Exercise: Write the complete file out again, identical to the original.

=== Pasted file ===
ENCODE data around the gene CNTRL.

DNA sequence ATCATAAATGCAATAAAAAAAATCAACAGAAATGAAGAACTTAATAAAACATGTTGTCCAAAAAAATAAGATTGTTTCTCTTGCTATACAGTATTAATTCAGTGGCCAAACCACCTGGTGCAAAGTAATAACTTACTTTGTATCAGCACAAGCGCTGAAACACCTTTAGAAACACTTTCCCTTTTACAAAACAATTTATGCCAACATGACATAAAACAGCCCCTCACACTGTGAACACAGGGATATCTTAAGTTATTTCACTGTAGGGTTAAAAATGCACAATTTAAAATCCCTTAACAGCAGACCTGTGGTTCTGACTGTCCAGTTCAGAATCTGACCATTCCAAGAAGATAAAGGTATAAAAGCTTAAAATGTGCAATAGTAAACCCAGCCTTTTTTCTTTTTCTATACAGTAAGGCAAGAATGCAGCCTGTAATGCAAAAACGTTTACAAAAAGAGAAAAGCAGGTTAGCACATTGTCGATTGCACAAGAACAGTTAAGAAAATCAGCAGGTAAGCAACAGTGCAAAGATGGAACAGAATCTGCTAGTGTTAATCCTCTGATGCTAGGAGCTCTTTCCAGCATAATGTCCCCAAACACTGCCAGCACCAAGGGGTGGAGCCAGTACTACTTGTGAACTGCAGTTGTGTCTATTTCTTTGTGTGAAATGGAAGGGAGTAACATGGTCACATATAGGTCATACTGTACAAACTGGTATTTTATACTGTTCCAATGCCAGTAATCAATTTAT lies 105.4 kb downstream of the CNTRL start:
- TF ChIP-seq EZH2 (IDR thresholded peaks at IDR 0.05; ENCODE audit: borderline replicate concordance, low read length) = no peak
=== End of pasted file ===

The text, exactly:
ENCODE data around the gene CNTRL.

DNA sequence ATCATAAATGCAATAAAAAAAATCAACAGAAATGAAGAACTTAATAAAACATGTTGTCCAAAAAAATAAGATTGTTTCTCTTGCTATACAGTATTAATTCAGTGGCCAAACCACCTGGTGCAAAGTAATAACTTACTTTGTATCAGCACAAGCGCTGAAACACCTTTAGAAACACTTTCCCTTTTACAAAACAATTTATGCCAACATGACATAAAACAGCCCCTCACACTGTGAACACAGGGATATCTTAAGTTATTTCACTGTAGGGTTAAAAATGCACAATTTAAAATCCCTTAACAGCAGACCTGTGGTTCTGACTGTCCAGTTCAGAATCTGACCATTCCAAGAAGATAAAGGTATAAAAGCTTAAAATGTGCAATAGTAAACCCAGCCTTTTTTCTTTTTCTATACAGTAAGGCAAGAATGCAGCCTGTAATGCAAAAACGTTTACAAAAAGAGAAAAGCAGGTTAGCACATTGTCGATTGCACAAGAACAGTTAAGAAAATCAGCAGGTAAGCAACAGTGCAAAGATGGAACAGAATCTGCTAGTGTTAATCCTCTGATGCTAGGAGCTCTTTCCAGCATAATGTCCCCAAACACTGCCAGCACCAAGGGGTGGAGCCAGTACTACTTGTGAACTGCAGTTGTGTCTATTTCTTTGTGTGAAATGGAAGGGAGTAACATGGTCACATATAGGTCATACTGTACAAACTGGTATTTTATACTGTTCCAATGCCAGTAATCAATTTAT lies 105.4 kb downstream of the CNTRL start:
- TF ChIP-seq EZH2 (IDR thresholded peaks at IDR 0.05; ENCODE audit: borderline replicate concordance, low read length) = no peak